Winger have had more than their share of knockers in the past. In the early 90s they were blasted on an almost weekly basis by cartoon misfits Beavis & Butt-head; members of high profile rock bands weren’t any kinder with their childish jibes, while the music press were often too quick to write them off in the face of a changing musical tide. Such things surely would have hurt, but it doesn’t change the fact that the first three Winger albums are top-notch melodic rock affairs – albums that have aged better than those of some of their peers. Nor does it change the fact that Winger were – and still are – a superb live act.
Less than a week after their appearance at the much-celebrated Download Festival in the UK, Winger’s set at London’s Islington Academy acted as a brilliant celebration of the band’s past and present.
Quite often there’s a sense at gigs that support acts are ill-fitting affairs that just kill time before the main event. During this tour, however, the two supports appear well chosen; both BlackWolf and JettBlack have potential appeal for the melodic rock fan. Bristol’s BlackWolf deliver a seven song set of meaty hard rock tempered with an occasional blues-rock flair. During this brief performance, lead guitarist John Greenhill plays up a storm when leading the band through a near faultless set. As shown by their debut EP and following full-length release, these guys have a solid sound with a decent old-school lead vocal. In the live setting, Scott Sharp’s attempts at falsetto don’t always quite hit their mark, but the solid musical approach certainly makes up for any weaknesses. JettBlack, meanwhile, are far less fortunate. A young band brimming with self-belief, they arrive on stage with their own logo lit up in blue bulbs. This slightly arrogant streak is clearly what’s getting them places – from a big online presence to the countless support slots within the past year – since it’s clearly not their talent. Their drummer spends most of the set struggling to keep time, most of the songs laboured by his thumping and heavy-handed approach (having lights in the drumsticks doesn’t detract from this even slightly), while the rest of the band are somewhere just above competent. There are some tough riffs and a photogenic image, but based on this gig, that’s just not enough to leave a lasting good impression. Many of their songs are one-paced and some better choruses just wouldn’t go amiss. In short, this kind of old time hard rock revival isn’t just JettBlack’s for the taking and as such they really need to up their game. It certainly wouldn’t take you too long to find a band who deliver similar goods far more professionally (there’s Sheffield’s Black Spiders for starters…)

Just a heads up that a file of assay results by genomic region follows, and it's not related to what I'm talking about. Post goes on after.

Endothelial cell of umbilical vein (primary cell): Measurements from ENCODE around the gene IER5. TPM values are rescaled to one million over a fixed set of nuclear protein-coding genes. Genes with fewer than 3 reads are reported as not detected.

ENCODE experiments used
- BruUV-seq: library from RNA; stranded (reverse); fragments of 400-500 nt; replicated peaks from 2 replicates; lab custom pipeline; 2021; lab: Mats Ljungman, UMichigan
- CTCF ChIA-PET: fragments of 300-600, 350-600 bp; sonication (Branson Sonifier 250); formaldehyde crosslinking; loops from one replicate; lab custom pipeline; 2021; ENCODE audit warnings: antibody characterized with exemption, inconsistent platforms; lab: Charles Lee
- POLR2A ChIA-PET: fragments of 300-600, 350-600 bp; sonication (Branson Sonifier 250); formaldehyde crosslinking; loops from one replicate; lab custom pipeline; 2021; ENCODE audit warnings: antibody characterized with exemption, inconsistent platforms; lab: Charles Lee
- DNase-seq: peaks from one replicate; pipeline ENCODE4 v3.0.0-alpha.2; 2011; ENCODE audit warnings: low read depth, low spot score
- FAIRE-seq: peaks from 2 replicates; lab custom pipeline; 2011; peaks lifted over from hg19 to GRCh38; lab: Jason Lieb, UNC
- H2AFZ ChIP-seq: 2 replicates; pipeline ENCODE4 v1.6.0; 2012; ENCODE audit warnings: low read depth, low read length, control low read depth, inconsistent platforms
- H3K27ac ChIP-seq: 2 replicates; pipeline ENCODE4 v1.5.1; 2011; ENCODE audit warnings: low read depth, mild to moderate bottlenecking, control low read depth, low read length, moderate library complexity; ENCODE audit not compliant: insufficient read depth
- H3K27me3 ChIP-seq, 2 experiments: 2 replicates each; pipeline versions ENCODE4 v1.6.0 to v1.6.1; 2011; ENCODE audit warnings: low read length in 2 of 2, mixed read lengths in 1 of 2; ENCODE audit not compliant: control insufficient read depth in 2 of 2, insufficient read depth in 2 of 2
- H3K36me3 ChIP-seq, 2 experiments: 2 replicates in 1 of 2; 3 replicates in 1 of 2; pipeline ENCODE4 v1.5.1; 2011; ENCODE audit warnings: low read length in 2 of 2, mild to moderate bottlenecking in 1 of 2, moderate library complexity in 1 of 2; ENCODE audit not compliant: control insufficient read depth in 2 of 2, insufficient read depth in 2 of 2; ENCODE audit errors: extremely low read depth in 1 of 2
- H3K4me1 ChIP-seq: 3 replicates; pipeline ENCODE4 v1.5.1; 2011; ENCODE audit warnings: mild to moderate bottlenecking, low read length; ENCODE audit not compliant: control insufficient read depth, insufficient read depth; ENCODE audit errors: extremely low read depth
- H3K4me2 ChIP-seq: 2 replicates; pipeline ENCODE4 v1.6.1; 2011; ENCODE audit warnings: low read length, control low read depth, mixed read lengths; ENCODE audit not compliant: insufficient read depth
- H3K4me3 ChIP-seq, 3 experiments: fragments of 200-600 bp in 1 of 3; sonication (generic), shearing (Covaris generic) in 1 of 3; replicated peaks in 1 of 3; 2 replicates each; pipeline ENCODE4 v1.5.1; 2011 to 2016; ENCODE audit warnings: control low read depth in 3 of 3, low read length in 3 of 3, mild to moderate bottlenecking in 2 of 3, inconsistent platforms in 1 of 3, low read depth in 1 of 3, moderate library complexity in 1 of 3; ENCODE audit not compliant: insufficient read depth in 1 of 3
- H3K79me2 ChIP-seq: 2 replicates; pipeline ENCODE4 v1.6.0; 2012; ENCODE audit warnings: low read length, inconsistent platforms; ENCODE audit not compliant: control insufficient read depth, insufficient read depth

At an early 8.20, Winger take the stage. With no messing, they kick off a ninety minute set with their current album’s opening track ‘Midnight Driver of a Love Machine’. While this track and a few others present on 2014’s ‘Better Days Comin’ are spoilt by a rather thin album mix in their studio form, in the live setting they come across as solid, good time rockers. Halfway through this number, a huge chunk of the crowd are hanging off every word – particularly a young gent in front row centre, who has clearly attended more than one show on the tour. Taking the whole crowd into consideration, the audience is more varied than you’d perhaps expect it to be. Instead of catering to the middle aged gig goers looking for late 80s nostalgia, Winger have pulled a crowd that’s more mixed than most – the nostalgia seeking fifty-something’s are present, of course they are – but they are outnumbered by younger gig goers, those who were too young to catch the band first time around. There is an almost even split between male and female, as well as a reasonable proportion of other races. What this suggests, looking at the broader picture, is that Winger’s music speaks to so many and it’s so obvious that their fans are completely devoted. Rightly so, too, since a huge chunk of the band’s output is fine melodic rock – music that survived fads and fashions.